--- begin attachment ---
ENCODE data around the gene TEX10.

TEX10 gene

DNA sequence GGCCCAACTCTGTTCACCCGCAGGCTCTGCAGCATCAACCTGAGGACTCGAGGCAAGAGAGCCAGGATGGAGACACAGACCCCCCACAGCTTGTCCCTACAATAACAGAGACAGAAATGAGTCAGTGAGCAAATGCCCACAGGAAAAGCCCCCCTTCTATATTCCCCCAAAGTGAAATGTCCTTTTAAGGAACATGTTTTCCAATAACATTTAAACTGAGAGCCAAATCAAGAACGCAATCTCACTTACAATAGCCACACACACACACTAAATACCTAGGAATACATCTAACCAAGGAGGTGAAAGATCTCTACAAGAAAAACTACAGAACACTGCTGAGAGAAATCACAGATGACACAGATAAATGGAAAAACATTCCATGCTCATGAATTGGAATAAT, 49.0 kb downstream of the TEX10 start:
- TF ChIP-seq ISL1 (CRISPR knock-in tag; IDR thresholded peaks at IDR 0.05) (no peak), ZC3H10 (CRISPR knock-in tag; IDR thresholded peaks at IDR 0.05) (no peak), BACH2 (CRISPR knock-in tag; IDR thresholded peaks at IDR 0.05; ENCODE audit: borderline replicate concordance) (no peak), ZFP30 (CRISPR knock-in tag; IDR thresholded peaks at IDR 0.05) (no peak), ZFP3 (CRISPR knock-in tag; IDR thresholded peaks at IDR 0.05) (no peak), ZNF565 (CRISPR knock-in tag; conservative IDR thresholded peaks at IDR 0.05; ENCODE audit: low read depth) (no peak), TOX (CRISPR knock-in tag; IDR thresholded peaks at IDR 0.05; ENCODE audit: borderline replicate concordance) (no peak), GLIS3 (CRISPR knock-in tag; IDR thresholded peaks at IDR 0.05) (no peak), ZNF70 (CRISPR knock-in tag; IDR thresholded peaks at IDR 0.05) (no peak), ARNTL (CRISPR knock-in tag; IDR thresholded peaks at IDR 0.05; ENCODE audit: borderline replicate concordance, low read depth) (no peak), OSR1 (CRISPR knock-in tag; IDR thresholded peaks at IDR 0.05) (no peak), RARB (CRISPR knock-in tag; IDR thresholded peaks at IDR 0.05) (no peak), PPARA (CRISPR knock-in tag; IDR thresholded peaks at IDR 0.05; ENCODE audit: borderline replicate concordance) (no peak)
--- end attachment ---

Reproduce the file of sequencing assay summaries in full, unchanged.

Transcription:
ENCODE data around the gene TEX10.

TEX10 gene

DNA sequence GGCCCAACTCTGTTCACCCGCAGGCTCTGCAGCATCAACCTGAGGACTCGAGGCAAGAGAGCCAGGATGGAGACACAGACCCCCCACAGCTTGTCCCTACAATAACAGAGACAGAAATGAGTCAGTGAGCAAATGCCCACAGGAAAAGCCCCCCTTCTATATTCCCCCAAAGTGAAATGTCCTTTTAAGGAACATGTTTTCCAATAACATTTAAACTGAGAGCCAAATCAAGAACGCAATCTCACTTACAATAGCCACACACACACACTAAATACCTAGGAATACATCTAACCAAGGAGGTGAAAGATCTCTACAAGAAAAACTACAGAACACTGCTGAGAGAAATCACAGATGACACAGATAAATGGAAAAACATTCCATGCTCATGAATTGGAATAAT, 49.0 kb downstream of the TEX10 start:
- TF ChIP-seq ISL1 (CRISPR knock-in tag; IDR thresholded peaks at IDR 0.05) (no peak), ZC3H10 (CRISPR knock-in tag; IDR thresholded peaks at IDR 0.05) (no peak), BACH2 (CRISPR knock-in tag; IDR thresholded peaks at IDR 0.05; ENCODE audit: borderline replicate concordance) (no peak), ZFP30 (CRISPR knock-in tag; IDR thresholded peaks at IDR 0.05) (no peak), ZFP3 (CRISPR knock-in tag; IDR thresholded peaks at IDR 0.05) (no peak), ZNF565 (CRISPR knock-in tag; conservative IDR thresholded peaks at IDR 0.05; ENCODE audit: low read depth) (no peak), TOX (CRISPR knock-in tag; IDR thresholded peaks at IDR 0.05; ENCODE audit: borderline replicate concordance) (no peak), GLIS3 (CRISPR knock-in tag; IDR thresholded peaks at IDR 0.05) (no peak), ZNF70 (CRISPR knock-in tag; IDR thresholded peaks at IDR 0.05) (no peak), ARNTL (CRISPR knock-in tag; IDR thresholded peaks at IDR 0.05; ENCODE audit: borderline replicate concordance, low read depth) (no peak), OSR1 (CRISPR knock-in tag; IDR thresholded peaks at IDR 0.05) (no peak), RARB (CRISPR knock-in tag; IDR thresholded peaks at IDR 0.05) (no peak), PPARA (CRISPR knock-in tag; IDR thresholded peaks at IDR 0.05; ENCODE audit: borderline replicate concordance) (no peak)